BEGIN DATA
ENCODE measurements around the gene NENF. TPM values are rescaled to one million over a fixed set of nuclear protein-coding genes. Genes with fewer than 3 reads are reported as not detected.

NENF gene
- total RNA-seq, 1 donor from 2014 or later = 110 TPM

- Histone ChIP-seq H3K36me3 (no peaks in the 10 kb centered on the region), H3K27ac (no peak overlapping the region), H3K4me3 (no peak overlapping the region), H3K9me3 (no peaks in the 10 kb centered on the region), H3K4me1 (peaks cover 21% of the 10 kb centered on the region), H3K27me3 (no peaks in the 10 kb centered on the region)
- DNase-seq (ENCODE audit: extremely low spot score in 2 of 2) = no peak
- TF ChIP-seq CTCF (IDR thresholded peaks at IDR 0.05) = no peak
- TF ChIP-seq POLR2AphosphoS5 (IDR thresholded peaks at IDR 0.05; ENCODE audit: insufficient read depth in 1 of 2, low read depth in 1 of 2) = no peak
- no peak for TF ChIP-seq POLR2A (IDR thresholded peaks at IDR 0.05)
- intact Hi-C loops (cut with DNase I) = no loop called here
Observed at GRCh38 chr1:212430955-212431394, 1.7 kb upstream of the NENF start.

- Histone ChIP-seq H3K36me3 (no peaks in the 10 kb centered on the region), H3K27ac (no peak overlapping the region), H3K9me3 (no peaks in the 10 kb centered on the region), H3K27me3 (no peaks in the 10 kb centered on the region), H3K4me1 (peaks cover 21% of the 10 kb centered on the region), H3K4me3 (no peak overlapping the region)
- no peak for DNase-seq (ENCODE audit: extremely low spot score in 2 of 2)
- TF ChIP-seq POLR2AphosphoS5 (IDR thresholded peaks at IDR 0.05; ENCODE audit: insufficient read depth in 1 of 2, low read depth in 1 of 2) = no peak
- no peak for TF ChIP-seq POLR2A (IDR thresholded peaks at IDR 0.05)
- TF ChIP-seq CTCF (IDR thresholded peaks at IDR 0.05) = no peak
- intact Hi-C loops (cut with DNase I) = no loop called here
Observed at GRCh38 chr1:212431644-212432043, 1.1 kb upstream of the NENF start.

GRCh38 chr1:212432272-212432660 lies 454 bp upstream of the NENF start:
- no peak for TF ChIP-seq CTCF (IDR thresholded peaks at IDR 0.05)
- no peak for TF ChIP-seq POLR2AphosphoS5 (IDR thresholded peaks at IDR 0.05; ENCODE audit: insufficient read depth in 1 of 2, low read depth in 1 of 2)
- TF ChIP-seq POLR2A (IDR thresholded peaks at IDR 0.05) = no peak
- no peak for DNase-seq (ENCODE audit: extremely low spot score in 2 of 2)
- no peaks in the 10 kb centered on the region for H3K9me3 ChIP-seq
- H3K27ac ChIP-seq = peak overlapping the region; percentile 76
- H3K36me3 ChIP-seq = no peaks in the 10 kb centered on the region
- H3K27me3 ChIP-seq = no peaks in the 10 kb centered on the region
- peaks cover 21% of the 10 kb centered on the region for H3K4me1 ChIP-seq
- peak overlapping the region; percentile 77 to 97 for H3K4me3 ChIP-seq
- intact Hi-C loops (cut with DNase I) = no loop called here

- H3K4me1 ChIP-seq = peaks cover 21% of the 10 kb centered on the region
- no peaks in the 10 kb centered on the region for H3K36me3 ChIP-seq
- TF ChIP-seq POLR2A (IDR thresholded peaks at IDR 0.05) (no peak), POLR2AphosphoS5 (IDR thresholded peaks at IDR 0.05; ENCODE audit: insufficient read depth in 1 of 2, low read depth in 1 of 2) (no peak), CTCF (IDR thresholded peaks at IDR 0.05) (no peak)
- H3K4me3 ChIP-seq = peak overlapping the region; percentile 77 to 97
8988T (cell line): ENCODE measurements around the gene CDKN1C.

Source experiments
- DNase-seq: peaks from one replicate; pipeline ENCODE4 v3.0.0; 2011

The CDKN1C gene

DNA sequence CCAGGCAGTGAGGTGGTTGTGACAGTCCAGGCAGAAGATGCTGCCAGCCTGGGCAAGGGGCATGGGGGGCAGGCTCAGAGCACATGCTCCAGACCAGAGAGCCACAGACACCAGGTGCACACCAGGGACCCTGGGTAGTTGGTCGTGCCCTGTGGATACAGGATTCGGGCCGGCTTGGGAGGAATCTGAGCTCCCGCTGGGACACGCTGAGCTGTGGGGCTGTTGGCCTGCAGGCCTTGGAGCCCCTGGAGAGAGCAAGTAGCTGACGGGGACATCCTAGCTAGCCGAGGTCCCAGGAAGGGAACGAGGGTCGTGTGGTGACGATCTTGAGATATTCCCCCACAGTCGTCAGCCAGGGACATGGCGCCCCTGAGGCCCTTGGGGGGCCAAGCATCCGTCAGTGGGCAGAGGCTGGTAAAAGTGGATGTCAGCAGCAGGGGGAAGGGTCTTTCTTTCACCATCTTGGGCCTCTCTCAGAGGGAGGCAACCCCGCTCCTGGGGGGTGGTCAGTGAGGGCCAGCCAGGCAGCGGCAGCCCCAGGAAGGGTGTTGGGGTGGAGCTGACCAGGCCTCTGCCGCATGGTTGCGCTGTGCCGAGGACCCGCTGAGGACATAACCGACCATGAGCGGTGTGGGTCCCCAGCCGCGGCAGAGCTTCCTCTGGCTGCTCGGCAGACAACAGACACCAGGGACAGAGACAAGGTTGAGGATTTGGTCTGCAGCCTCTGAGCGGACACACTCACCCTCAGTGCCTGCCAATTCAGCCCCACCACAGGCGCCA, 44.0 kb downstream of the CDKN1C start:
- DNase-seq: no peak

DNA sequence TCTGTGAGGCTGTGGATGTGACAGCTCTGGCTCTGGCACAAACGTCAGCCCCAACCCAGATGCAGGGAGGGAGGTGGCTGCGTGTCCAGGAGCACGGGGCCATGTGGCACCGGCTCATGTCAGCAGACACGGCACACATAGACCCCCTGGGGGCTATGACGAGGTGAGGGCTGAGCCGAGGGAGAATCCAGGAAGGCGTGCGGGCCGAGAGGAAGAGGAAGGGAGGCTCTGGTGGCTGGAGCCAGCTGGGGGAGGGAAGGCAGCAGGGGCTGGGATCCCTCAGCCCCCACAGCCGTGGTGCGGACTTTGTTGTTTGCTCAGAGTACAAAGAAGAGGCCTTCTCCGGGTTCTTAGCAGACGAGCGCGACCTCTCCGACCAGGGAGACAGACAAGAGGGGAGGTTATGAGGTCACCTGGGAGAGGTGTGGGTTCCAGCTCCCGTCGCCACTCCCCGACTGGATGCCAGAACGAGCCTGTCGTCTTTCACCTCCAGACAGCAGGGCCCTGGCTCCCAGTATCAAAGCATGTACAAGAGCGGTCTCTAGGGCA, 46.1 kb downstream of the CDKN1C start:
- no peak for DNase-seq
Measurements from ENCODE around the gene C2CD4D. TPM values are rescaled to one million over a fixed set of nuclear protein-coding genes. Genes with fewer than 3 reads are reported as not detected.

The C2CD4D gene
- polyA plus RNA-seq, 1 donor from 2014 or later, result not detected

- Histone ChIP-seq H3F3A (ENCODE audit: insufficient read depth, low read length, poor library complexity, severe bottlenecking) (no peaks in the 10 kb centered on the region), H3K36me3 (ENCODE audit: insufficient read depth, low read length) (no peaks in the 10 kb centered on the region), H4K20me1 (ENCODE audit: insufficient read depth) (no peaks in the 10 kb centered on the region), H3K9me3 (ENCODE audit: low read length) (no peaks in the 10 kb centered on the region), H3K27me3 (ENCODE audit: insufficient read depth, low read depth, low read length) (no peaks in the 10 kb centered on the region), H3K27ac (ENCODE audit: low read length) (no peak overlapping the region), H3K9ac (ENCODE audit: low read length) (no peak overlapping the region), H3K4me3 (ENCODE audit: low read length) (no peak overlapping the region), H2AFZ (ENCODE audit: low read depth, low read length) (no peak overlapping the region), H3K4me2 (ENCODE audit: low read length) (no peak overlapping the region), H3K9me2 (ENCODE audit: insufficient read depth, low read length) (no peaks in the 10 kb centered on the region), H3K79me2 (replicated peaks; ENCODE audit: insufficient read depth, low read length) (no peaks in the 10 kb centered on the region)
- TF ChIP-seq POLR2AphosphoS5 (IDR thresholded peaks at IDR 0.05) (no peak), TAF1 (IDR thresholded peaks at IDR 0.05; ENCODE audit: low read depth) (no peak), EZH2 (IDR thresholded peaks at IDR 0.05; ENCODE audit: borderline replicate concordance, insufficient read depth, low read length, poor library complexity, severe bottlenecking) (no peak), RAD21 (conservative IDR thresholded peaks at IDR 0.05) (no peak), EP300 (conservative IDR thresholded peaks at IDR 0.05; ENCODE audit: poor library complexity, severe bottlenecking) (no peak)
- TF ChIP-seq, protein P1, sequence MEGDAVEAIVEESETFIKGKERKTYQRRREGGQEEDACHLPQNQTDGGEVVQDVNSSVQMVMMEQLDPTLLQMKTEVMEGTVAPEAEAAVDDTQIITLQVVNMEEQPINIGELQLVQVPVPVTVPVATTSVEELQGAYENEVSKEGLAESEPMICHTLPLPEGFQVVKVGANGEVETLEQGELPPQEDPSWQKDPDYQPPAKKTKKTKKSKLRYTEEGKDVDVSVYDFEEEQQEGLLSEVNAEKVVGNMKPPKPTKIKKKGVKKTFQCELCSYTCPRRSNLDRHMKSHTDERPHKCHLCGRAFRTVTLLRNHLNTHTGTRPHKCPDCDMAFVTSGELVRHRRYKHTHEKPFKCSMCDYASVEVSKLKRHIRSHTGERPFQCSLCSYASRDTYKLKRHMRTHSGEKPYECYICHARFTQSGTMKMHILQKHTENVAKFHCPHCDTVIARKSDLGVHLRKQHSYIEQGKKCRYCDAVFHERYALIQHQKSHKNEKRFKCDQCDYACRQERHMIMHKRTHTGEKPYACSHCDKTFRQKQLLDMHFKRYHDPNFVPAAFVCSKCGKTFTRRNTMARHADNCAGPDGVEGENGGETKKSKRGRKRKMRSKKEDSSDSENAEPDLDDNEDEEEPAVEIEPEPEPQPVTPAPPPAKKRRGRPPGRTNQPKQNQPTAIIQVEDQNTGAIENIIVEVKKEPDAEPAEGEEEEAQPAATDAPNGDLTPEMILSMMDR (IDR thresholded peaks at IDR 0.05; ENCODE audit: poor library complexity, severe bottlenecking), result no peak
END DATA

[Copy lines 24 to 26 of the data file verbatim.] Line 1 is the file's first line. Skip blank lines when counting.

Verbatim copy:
- H3K27ac ChIP-seq = peak overlapping the region; percentile 76
- H3K36me3 ChIP-seq = no peaks in the 10 kb centered on the region
- H3K27me3 ChIP-seq = no peaks in the 10 kb centered on the region